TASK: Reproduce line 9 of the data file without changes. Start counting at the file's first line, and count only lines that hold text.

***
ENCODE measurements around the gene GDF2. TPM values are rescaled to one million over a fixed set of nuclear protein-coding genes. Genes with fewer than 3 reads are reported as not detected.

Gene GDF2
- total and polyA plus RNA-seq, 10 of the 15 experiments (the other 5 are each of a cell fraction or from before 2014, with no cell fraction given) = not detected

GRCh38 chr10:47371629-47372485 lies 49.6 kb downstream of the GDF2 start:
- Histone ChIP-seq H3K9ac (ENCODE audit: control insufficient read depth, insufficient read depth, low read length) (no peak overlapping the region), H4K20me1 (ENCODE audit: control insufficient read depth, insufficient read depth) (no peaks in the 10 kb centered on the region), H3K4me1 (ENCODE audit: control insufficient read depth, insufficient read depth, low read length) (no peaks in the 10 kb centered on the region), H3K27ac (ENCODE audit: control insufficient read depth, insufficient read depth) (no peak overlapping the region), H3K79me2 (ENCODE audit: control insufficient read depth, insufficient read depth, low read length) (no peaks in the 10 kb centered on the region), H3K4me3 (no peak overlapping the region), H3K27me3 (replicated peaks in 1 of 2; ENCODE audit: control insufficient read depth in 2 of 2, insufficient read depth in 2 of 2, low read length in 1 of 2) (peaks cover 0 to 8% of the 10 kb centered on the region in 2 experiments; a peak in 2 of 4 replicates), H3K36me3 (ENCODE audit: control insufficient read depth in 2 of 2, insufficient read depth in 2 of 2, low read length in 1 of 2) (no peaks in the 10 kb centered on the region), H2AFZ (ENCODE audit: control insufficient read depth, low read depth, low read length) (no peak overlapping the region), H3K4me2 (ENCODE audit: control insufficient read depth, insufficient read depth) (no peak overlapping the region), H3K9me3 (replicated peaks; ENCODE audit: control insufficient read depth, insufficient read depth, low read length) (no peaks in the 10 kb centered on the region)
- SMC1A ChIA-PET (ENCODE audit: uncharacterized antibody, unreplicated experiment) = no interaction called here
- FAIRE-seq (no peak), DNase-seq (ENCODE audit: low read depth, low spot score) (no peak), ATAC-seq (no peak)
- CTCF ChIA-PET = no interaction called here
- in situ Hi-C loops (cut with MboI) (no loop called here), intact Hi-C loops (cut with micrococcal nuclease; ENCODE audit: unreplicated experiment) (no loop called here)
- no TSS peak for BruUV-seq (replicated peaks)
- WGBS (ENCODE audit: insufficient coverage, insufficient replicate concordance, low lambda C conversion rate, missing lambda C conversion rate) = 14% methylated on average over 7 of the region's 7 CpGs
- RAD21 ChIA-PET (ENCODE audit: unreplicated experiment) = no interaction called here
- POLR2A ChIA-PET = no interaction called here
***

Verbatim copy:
- in situ Hi-C loops (cut with MboI) (no loop called here), intact Hi-C loops (cut with micrococcal nuclease; ENCODE audit: unreplicated experiment) (no loop called here)